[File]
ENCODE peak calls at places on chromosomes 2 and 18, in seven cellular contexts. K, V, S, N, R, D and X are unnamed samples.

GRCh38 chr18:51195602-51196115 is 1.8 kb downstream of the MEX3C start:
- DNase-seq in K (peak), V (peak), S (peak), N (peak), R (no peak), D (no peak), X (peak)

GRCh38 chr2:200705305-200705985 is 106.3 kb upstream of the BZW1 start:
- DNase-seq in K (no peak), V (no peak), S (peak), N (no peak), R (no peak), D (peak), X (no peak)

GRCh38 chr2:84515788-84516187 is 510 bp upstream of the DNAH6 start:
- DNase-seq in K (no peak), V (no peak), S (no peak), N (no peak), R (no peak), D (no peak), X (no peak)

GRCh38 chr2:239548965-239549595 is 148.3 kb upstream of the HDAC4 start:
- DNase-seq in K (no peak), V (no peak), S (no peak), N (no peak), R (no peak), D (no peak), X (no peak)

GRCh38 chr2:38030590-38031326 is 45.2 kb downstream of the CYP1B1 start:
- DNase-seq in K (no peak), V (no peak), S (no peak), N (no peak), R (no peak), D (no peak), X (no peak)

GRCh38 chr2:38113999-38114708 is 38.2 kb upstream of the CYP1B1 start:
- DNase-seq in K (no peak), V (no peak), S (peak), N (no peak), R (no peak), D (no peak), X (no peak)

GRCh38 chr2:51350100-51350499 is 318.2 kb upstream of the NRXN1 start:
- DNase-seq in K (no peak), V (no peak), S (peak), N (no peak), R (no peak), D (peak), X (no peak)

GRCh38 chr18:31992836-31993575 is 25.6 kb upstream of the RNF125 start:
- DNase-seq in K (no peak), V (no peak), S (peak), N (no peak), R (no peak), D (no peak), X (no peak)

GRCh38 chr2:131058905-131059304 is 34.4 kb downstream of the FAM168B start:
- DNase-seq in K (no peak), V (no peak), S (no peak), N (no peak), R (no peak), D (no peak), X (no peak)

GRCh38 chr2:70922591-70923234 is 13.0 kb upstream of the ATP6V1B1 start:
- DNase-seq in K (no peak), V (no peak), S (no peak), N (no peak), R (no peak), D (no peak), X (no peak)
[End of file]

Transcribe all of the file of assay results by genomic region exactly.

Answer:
ENCODE peak calls at places on chromosomes 2 and 18, in seven cellular contexts. K, V, S, N, R, D and X are unnamed samples.

GRCh38 chr18:51195602-51196115 is 1.8 kb downstream of the MEX3C start:
- DNase-seq in K (peak), V (peak), S (peak), N (peak), R (no peak), D (no peak), X (peak)

GRCh38 chr2:200705305-200705985 is 106.3 kb upstream of the BZW1 start:
- DNase-seq in K (no peak), V (no peak), S (peak), N (no peak), R (no peak), D (peak), X (no peak)

GRCh38 chr2:84515788-84516187 is 510 bp upstream of the DNAH6 start:
- DNase-seq in K (no peak), V (no peak), S (no peak), N (no peak), R (no peak), D (no peak), X (no peak)

GRCh38 chr2:239548965-239549595 is 148.3 kb upstream of the HDAC4 start:
- DNase-seq in K (no peak), V (no peak), S (no peak), N (no peak), R (no peak), D (no peak), X (no peak)

GRCh38 chr2:38030590-38031326 is 45.2 kb downstream of the CYP1B1 start:
- DNase-seq in K (no peak), V (no peak), S (no peak), N (no peak), R (no peak), D (no peak), X (no peak)

GRCh38 chr2:38113999-38114708 is 38.2 kb upstream of the CYP1B1 start:
- DNase-seq in K (no peak), V (no peak), S (peak), N (no peak), R (no peak), D (no peak), X (no peak)

GRCh38 chr2:51350100-51350499 is 318.2 kb upstream of the NRXN1 start:
- DNase-seq in K (no peak), V (no peak), S (peak), N (no peak), R (no peak), D (peak), X (no peak)

GRCh38 chr18:31992836-31993575 is 25.6 kb upstream of the RNF125 start:
- DNase-seq in K (no peak), V (no peak), S (peak), N (no peak), R (no peak), D (no peak), X (no peak)

GRCh38 chr2:131058905-131059304 is 34.4 kb downstream of the FAM168B start:
- DNase-seq in K (no peak), V (no peak), S (no peak), N (no peak), R (no peak), D (no peak), X (no peak)

GRCh38 chr2:70922591-70923234 is 13.0 kb upstream of the ATP6V1B1 start:
- DNase-seq in K (no peak), V (no peak), S (no peak), N (no peak), R (no peak), D (no peak), X (no peak)